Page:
Ellynne Rey captures nature’s chorus on “The Birdsongs Project”


Singer and composer Ellynne Rey presents an album of songs that salutes birds. Released May 1, 2019, “The Birdsongs Project” is a follow-up to her debut, “A Little Bit of Moonlight.”

The album is a collection of original and cover tunes. An avid bird watcher, Rey was inspired to compile the titles of songs featuring birds, in addition to writing the original “Conversations With a Snowy Owl.”

To bring the project to life, Rey is joined by an ensemble of world-class players. The assembled musicians for “The Birdsongs Project” are Bennett Paster on keyboards, organ; Freddie Bryant on guitars; Joel Frahm on tenor saxophone and ocarina; Marcus McLaurine on bass; Joe Strasser on drums;  Alex Norris on trumpet and guest percussionist Jacquelene Acevedo.

Born in Connecticut, Rey has performed throughout New England and New York City. As both a singer and a songwriter, Rey is known for her ability to tell a story. Her writing and singing skills shine on “Conversations With a Snowy Owl.”

“Conversation with a Snowy Owl” by Ellynne Rey

“Conversation with a Snowy Owl” has a classic feel and sound. The up and down lilt of the rhythm makes the song more thoughtful than melancholy. Also, the rhythm makes an effective pairing with Rey’s voice. She sounds to be a mezzo soprano, and her voice is flexible and audiences find a pleasant surprise when Rey gets in all the phrasing in an unusual measure.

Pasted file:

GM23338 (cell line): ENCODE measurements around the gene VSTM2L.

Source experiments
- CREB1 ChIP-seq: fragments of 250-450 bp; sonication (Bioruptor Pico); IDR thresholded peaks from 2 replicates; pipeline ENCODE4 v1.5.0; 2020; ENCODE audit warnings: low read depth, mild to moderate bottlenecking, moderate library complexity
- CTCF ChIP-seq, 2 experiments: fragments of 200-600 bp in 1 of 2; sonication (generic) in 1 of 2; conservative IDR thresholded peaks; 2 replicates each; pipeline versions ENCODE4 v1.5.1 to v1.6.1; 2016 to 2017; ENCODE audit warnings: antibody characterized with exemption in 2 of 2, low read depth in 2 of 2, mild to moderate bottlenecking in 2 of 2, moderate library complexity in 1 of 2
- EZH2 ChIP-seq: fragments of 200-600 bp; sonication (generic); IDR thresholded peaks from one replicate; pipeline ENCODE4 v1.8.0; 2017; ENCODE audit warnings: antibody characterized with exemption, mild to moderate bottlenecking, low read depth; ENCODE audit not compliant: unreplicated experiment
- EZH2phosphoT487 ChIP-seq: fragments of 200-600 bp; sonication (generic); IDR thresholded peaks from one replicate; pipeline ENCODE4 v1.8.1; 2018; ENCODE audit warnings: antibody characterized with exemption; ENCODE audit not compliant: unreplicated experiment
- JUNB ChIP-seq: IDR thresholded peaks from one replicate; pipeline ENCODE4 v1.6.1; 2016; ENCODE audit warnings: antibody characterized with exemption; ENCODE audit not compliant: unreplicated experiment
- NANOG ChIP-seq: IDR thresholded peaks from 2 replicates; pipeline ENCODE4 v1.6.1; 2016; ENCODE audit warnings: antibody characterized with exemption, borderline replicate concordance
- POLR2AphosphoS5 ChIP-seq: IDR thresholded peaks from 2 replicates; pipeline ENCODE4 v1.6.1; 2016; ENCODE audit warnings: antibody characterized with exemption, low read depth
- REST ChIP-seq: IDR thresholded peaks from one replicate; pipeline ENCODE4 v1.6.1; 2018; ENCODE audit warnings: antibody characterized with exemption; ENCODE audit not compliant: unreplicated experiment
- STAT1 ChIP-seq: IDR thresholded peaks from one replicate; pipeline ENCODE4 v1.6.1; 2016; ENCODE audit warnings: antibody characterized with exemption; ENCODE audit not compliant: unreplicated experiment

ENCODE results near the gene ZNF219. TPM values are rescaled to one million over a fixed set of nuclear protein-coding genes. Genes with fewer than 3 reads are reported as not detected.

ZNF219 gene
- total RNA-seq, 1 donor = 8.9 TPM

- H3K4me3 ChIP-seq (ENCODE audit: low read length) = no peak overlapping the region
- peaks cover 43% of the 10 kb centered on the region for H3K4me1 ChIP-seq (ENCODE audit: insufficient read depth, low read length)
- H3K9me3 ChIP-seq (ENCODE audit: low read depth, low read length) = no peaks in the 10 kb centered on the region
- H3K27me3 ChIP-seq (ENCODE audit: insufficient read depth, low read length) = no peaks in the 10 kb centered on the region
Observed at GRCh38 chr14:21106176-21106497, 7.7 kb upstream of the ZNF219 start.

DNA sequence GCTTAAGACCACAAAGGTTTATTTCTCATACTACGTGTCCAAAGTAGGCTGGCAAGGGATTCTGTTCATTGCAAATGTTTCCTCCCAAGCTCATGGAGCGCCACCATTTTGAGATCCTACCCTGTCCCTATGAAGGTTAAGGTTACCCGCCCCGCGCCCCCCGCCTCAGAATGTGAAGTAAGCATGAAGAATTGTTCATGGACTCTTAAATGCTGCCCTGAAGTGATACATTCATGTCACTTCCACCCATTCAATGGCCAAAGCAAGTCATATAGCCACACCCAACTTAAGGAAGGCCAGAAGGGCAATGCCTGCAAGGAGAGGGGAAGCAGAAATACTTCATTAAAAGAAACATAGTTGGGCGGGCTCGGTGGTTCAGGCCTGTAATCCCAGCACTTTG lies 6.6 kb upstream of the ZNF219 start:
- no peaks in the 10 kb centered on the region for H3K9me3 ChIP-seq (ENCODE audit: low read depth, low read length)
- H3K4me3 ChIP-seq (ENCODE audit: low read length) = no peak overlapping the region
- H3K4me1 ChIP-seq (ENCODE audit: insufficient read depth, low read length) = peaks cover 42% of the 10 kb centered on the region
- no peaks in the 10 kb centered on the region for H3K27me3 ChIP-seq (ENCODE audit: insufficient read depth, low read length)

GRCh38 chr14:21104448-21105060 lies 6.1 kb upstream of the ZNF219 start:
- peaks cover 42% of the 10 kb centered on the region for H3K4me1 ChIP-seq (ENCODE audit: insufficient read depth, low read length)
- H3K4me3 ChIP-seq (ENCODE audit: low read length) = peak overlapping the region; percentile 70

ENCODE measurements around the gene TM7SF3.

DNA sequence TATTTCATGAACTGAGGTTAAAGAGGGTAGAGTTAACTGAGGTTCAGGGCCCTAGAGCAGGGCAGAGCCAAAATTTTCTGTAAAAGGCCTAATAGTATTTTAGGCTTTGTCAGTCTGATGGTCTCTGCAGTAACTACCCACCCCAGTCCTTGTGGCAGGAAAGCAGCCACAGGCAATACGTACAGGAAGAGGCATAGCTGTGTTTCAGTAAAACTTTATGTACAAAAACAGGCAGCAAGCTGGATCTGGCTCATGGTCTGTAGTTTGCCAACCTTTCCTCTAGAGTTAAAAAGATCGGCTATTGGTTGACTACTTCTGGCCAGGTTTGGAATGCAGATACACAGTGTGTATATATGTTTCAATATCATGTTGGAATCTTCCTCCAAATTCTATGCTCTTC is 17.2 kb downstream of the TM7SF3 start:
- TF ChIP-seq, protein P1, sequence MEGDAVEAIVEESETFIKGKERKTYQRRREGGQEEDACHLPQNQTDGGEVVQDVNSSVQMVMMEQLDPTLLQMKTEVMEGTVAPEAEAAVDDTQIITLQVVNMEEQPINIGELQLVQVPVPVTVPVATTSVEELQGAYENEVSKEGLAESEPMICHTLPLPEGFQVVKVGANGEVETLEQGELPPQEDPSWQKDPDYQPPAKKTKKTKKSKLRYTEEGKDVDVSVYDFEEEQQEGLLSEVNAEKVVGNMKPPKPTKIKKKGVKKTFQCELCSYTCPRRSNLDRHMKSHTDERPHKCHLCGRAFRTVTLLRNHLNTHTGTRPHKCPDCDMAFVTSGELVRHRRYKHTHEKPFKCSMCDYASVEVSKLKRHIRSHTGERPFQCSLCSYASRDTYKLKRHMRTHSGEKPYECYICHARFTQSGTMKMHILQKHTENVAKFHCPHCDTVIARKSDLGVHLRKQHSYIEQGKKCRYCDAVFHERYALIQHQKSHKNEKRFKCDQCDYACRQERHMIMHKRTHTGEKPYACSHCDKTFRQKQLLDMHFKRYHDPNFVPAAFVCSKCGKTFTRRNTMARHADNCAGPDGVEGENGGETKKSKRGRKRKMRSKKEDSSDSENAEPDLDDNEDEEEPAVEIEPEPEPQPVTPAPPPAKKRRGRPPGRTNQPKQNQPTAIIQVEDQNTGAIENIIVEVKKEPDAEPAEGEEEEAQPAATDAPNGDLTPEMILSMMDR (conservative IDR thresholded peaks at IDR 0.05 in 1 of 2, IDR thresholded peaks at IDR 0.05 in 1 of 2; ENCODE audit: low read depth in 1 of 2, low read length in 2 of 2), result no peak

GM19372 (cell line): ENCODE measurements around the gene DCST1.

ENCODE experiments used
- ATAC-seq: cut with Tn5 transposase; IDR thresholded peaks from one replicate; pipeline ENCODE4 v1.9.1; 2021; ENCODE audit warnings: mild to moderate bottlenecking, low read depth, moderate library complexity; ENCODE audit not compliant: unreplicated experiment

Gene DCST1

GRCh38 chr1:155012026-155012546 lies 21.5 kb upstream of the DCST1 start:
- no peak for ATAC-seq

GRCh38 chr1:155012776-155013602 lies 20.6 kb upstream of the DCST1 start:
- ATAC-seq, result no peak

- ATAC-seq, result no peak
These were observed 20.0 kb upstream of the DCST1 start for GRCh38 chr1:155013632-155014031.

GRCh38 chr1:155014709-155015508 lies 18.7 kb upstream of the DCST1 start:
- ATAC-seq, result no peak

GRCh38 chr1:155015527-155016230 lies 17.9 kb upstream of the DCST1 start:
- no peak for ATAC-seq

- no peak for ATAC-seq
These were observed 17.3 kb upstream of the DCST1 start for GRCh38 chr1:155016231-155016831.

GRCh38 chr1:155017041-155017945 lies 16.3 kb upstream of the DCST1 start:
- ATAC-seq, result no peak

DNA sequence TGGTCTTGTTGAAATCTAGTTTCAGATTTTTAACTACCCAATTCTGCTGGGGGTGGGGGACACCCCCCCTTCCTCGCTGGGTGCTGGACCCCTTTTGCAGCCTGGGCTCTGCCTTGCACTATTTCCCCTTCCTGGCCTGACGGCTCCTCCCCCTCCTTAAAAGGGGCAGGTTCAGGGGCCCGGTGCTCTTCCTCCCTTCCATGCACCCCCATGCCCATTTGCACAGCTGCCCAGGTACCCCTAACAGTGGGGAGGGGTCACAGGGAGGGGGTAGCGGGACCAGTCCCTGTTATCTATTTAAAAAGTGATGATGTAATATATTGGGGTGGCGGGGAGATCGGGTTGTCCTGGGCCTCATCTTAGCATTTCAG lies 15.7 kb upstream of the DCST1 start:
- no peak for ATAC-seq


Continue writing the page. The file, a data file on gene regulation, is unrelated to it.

The song details the narrator encountering an owl. The soundscape invites listeners’ imaginations to soar. The soft vocalese that Rey gives just before the horn solo breaks up the song might remind some people of birds taking flight.

On “Conversation with a Snowy Owl” the bird that symbolizes wisdom imparts to the narrator that while only birds fly, those who walk on the ground can gain a similar feeling by opening up their hearts. The sentiment is simple, but beautiful at the same time.

The horn showcase allows the soundscape to delve into a classic jazz sound. The drums clatter gently, then tattoo heavily, the bass thumps, the piano shines and this continues to the end, after the last verse, and Rey treats listeners to more vocalese.

“The Birdsong Project” is lively and beautiful for its music and its stories. The album is likely to appeal to bird watchers and jazz fans alike.

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Dodie Miller-Gould is a native of Fort Wayne, Indiana who lives in New York City where she studies creative nonfiction at Columbia University. She has BA and MA degrees in English from Indiana University-Purdue University, Fort Wayne, and an MFA in Fiction from Minnesota State University, Mankato. Her research interests include popular music and culture, 1920s jazz, and blues, confessional poetry, and the rhetoric of fiction. She has presented at numerous conferences in rhetoric and composition, and creative writing. Her creative works have appeared in Tenth Muse, Apostrophe, The Flying Island, Scavenger's Newsletter and elsewhere. She has won university-based awards for creative work and literary criticism.

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